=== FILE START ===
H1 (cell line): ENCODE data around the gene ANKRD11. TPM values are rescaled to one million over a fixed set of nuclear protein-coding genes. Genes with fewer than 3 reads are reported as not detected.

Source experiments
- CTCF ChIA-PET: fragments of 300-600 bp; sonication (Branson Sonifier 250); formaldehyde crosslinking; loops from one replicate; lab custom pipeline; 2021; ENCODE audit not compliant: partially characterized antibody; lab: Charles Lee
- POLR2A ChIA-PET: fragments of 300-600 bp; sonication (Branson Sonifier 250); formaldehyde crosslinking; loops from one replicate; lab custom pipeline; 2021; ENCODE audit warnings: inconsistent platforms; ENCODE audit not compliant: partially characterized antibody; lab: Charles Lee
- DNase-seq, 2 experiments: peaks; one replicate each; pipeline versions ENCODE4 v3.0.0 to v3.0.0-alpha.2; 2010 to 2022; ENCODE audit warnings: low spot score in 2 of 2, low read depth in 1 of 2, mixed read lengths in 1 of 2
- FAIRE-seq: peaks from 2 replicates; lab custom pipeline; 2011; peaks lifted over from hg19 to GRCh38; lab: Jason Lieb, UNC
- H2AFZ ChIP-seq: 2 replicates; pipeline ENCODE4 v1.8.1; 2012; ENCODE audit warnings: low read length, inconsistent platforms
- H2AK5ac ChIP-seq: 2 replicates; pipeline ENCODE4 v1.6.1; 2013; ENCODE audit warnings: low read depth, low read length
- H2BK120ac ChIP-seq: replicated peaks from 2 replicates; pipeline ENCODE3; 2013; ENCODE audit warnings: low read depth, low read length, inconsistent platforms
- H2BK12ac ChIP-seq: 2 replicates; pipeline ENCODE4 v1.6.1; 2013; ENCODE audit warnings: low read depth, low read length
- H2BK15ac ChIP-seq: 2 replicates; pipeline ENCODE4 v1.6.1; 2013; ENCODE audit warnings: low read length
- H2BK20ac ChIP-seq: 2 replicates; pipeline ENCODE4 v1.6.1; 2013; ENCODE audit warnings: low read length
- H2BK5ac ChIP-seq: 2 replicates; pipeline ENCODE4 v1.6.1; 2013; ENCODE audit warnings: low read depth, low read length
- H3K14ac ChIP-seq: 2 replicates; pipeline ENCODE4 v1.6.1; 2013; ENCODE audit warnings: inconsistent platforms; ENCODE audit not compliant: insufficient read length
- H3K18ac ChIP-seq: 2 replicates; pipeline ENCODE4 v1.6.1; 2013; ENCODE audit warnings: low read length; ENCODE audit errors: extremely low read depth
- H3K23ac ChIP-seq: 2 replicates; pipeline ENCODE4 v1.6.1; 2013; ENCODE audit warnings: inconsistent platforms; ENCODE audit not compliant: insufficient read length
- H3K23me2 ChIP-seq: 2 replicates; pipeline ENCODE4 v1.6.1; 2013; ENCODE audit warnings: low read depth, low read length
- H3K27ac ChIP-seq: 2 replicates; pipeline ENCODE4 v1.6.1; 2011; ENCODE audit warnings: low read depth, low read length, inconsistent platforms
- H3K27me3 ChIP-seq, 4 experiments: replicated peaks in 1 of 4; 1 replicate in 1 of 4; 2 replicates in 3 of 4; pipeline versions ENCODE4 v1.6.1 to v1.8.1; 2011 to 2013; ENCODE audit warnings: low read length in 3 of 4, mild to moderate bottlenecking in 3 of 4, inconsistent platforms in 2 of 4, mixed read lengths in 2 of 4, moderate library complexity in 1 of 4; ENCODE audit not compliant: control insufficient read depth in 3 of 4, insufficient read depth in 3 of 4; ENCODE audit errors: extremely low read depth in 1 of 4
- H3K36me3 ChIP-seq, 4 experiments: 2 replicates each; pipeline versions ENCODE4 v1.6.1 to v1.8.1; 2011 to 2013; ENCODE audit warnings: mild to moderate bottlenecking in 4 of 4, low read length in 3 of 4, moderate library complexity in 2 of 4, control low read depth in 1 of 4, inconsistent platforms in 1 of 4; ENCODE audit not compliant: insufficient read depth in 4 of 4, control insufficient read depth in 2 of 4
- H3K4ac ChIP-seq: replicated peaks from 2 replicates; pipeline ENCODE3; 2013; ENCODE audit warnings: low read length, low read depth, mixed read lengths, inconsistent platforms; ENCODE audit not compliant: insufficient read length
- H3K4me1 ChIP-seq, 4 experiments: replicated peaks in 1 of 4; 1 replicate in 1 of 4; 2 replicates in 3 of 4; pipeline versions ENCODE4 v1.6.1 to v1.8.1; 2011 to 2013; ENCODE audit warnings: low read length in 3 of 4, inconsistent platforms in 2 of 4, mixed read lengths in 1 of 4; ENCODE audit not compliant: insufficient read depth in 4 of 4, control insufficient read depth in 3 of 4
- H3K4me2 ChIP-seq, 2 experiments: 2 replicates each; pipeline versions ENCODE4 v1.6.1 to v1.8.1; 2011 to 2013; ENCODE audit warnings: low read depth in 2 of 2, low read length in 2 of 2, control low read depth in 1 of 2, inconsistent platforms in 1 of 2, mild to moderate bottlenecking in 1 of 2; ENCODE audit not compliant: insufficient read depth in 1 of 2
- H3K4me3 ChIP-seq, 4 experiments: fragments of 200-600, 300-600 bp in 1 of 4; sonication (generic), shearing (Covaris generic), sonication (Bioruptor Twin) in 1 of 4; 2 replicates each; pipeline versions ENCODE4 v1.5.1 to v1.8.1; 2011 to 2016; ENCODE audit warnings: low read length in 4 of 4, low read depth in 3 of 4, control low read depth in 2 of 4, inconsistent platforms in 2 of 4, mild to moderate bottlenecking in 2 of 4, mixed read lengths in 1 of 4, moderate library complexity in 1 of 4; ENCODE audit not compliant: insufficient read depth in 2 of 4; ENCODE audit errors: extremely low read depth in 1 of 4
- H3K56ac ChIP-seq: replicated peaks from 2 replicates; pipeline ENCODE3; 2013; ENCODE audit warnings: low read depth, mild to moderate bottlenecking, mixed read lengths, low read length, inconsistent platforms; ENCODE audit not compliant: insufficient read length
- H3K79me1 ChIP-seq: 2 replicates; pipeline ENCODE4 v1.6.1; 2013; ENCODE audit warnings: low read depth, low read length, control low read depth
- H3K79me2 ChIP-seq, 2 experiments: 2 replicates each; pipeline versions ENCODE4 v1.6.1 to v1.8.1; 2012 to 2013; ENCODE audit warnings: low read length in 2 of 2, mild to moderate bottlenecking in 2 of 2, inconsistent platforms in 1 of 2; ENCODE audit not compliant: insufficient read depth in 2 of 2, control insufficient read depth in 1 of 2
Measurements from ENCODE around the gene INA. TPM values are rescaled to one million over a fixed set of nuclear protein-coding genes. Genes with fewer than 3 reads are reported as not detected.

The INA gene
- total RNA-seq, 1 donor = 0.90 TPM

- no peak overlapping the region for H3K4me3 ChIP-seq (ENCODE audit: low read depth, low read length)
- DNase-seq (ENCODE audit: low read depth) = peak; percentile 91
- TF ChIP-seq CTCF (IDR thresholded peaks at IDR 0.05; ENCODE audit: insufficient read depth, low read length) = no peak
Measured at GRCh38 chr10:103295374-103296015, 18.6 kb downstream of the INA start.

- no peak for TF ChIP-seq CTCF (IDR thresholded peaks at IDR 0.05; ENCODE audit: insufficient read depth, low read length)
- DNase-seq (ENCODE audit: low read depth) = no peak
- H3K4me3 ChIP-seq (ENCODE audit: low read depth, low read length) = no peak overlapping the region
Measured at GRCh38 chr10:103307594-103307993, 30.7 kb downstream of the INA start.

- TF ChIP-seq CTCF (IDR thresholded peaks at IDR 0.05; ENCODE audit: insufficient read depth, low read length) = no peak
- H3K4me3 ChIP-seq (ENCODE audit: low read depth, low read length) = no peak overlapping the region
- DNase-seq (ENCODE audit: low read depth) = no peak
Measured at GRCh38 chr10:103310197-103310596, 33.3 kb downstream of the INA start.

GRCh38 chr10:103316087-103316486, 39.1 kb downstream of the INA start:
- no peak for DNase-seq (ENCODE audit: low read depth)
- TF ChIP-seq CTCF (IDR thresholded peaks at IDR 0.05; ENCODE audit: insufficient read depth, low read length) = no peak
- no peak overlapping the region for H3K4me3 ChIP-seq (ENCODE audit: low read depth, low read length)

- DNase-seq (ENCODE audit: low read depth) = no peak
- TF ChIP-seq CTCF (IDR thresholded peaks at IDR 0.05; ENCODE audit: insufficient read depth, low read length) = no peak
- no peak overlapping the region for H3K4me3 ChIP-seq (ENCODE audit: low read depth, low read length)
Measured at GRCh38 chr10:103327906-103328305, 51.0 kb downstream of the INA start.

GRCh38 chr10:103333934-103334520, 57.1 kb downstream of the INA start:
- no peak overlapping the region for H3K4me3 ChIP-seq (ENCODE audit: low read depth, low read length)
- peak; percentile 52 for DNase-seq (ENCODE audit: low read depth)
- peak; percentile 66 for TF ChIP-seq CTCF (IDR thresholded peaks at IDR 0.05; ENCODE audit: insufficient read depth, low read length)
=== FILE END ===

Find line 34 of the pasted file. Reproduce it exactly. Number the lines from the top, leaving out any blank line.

Measured at GRCh38 chr10:103295374-103296015, 18.6 kb downstream of the INA start.